Your debt-to-income ratio is one of many factors lenders use to evaluate your creditworthiness. The relationship between your total outstanding debt and level of income provides clues as to how likely you are to experience financial distress in the future. Understanding and actively managing this ratio is therefore crucial whether you are running a small business or merely balancing your checkbook.
Your debt-to-income ratio is simply your total debt payments divided by your gross income for a specific period of time. This ratio is most frequently calculated on a monthly basis, though any time frame is just as useful. To calculate your debt-to-income ratio, first add up your gross income -- that's your income before taxes -- from all sources for an average month. Next, add up all of your monthly debt payments, including mortgage, car loans, minimum monthly credit card payments and so on. By dividing the second figure by the first and multiplying the result by 100, you will arrive at your monthly debt-to-income ratio.
Example of a Debt-to-Income Calculation
Assume you get a direct deposit of $2,200 into your checking account every month after your employer withholds federal and local taxes. A closer look at your pay-stub reveals that your monthly gross income is actually $3,400 and $1,200 is withheld for taxes. This means that the income figure you will use is $3,400. Next, a run-through of your monthly statements shows that you make a mortgage payment of $600 every month and have two credit cards with monthly minimum payments of $150 and $190 respectively. Even if you routinely pay more than these minimums, only use the minimum payment obligations in your calculations. Therefore, your total debt payment per month is $600 plus $150 plus $190, which equals $940. Your debt-to-income ratio is $940 divided by $3,400 and multiplied by 100, which equals 28 percent.
A high debt-to-income ratio means you have little slack -- and that even a slight rise in your payment obligations or a small decline in your earnings could result in payment difficulties. If you are spending half of your modest income to make the minimum monthly debt payments, chances are that the remaining half is barely enough to cover such necessities as food, transportation and utilities. Therefore, acquiring additional debt might really push the envelope and as such, lenders might not approve you for an additional credit card. Furthermore, if they do, the rate will likely be very high to make it worthwhile for a financial institution to take the risk.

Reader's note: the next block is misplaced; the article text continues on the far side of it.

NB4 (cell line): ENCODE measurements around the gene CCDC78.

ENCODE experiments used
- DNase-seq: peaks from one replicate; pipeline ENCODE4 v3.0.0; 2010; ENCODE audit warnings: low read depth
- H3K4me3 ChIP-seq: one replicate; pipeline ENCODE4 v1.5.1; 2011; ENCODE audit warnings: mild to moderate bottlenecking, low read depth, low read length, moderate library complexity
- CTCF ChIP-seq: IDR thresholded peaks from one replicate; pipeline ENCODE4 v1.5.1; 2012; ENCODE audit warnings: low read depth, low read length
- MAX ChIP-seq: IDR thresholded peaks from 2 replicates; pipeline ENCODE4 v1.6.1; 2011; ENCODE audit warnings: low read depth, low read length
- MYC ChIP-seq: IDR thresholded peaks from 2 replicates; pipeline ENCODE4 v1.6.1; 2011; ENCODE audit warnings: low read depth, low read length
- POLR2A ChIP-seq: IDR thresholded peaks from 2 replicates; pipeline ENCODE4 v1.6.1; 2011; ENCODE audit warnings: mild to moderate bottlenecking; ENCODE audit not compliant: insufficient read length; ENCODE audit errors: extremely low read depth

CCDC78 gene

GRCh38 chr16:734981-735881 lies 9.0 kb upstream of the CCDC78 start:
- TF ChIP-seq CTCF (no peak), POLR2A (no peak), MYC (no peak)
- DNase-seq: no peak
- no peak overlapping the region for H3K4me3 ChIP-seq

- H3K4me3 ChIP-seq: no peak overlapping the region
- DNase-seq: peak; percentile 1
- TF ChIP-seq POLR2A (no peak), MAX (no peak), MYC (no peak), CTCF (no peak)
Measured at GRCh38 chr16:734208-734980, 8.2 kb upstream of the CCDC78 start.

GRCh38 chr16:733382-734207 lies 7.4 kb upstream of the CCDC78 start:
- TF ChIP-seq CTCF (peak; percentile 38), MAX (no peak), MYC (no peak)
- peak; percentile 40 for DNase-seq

Managing the Ratio
There is no cutoff for the debt-to-income ratio when it comes to credit card approvals -- and what constitutes an excessive ratio depends on the types of debt you carry. However, a lower ratio is always better. Generally, keeping your debt-to-income ratio below 36 percent is preferred, as this is the threshold that mortgage lenders and credit card issuers often want to see to offer credit at a good rate. You can lower your debt-to-income ratio by reducing your minimum monthly payments. Transferring high interest credit card balances to an account with either lower interest or lower monthly minimum payments -- or both -- will help lower the ratio. Refinancing your mortgage to lower monthly mortgage obligations is also a step in the right direction. Increasing your income will of course improve the ratio, too, but that is usually harder and not possible in the short term.
Hunkar Ozyasar is the former high-yield bond strategist for Deutsche Bank. He has been quoted in publications including "Financial Times" and the "Wall Street Journal." His book, "When Time Management Fails," is published in 12 countries while Ozyasar’s finance articles are featured on Nikkei, Japan’s premier financial news service. He holds a Master of Business Administration from Kellogg Graduate School.